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  • Camera systems have become eyes in the sky for fire watchers

  • Fire officials on the Powell District of the Nez Perce-Clearwater National Forest in Idaho are testing a new system that allows them to remotely monitor wildfires.
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  • Fire officials on the Powell District of the Nez Perce-Clearwater National Forest in Idaho are testing a new system that allows them to remotely monitor wildfires.
    The district, in partnership with the University of Montana, has cameras mounted on two fire lookout towers and a third mobile camera that can be deployed as needed.
    The cameras can be controlled by an operator at the Powell Ranger District who can use them for panoramic viewing as well as to zoom in and out. They are proving to be a valuable asset, said Matt Young, the fire management officer for the district.
    He uses them to monitor fires and finds them especially useful in keeping an eye on those blazes that the agency chooses not to suppress so they play a natural role in the ecosystem. The agency monitors those fires closely, which often means sending an air patrol to do a daily flyover.
    Now the cameras can tell Young whether or not the fire is active. If it's quiet, he can choose not to send an air patrol.
    "It's been a good tool," he said. "We definitely reduce risk and save money."
    But he doesn't see the cameras as a threat to the agency's historic reliance on human fire lookouts stationed on pinnacles throughout the forest.
    "You can't replace the human eye and those cameras can't take a check-in from a wilderness ranger at 3 a.m.," he said. "So you can't replace the humans and they were never meant to do that."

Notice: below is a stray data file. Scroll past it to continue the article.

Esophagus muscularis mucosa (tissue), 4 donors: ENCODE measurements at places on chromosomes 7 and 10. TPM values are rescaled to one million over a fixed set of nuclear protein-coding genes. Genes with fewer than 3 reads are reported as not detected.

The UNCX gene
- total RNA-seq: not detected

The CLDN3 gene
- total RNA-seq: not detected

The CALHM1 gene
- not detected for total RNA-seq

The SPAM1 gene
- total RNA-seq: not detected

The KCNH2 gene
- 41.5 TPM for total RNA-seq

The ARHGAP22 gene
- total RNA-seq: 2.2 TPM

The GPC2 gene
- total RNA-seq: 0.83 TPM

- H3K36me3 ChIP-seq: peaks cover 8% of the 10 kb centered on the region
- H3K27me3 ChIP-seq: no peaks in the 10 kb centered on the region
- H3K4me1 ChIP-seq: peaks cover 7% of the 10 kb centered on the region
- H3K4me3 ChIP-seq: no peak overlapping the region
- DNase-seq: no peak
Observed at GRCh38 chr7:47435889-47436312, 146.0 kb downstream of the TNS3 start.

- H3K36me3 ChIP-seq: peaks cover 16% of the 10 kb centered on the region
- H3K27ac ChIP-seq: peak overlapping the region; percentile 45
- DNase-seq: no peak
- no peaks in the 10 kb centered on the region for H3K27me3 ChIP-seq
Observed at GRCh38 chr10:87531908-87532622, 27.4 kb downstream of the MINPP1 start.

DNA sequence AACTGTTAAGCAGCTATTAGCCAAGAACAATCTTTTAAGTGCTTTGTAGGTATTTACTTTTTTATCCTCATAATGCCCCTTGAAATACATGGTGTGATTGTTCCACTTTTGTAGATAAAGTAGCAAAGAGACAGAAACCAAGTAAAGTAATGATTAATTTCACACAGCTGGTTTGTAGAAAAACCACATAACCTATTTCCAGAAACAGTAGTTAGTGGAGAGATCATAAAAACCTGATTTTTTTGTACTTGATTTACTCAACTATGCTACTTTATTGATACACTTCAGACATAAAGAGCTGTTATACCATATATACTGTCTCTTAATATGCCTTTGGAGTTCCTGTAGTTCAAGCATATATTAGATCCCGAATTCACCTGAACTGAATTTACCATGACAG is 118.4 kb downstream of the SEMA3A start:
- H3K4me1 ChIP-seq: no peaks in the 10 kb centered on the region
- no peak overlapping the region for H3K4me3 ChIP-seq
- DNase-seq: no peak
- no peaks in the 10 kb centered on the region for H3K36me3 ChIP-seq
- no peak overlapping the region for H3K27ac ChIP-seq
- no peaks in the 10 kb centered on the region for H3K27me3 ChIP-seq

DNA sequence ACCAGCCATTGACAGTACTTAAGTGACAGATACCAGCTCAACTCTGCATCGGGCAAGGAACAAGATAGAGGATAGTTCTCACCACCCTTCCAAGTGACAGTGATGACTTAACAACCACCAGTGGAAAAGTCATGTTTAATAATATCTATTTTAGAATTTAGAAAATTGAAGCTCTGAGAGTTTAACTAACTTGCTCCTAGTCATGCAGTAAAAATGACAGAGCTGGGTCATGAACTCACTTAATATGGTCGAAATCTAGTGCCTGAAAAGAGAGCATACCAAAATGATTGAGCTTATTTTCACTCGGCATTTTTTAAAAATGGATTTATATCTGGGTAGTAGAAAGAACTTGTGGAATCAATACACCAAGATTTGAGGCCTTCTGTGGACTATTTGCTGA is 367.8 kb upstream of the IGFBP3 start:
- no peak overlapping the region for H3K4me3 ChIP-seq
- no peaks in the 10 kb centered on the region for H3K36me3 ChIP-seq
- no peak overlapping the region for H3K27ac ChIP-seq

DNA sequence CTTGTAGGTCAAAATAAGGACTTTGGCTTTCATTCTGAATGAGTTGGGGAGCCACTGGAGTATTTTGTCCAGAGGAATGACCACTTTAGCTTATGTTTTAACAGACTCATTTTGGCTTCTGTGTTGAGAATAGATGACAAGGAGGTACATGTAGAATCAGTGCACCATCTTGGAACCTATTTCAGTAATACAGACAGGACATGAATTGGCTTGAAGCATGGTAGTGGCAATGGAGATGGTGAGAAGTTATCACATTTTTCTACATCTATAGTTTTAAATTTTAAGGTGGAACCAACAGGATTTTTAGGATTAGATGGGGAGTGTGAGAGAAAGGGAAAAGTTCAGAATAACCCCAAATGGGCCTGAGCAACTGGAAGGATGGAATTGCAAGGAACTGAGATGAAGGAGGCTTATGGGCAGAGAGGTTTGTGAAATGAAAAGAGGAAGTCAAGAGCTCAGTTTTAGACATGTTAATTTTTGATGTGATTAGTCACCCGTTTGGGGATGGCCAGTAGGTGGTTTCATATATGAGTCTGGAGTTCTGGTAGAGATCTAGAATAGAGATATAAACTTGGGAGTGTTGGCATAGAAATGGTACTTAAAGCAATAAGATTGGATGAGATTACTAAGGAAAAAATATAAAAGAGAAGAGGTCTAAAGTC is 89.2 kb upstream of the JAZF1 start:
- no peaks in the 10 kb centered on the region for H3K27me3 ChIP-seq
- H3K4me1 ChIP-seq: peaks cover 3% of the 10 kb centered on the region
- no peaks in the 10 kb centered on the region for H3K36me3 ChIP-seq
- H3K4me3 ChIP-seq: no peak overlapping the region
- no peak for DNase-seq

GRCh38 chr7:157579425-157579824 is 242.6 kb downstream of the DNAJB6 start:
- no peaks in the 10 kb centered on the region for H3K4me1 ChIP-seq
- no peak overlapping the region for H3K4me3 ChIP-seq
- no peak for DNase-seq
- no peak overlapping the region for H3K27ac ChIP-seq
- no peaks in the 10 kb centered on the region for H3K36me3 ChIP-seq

Cameras are replacing humans in some parts of the West. The Douglas Forest Protective Association in southwestern Oregon got rid of its last human lookout in 2010 and now uses 12 cameras.
    The cameras rotate and take a picture every eight seconds. Computer software compares the images and sends an alert to fire officials when it detects smoke.
    "The auto-detection isn't quite there yet," said Kyle Reed, a fire prevention specialist with the association at Roseburg. "It still takes a human element to say yes or no it is or isn't a fire."
    During the heart of fire season, Reed said three to four people at any given time are monitoring computer screens from the association's 12 cameras and more pictures from 18 other cameras used by nearby agencies.
    The cameras use infrared technology to see at night and operators can select different filters to improve the image quality.
    When a fire is detected by the software and confirmed remotely by a human, the system can also relay a location using geographic information system software.
    Reed said a lookout tower that burned down started his agency down the road to remote cameras.
    It was going to cost $250,000 to $300,000 to rebuild the tower, and a lot of other lookout towers that were built in the 1940s were in need of significant maintenance. So they sought alternatives.
    The camera systems, manufactured by EnviroVision Solutions of South Africa, cost $50,000 to $70,000 per location.
    "So it's considerably cheaper to build a camera site than to build a lookout," he said.
    The cameras also have the advantage of allowing fire managers to see what is going on instead of trusting the interpretation of a human lookout.
    "What is a large column of black smoke to you might be different to somebody else," he said. "(Fire managers) can look live and judge a response based on what we are seeing."
    Reed said there was resistance when the association first started experimenting with the cameras in 2008.
    "It was new technology and it was taking the human element out of the lookouts," he said. "The history of fire lookouts in the fire service goes way back, but every year more and more people are getting convinced this is not only the wave of the future but this is awesome technology."
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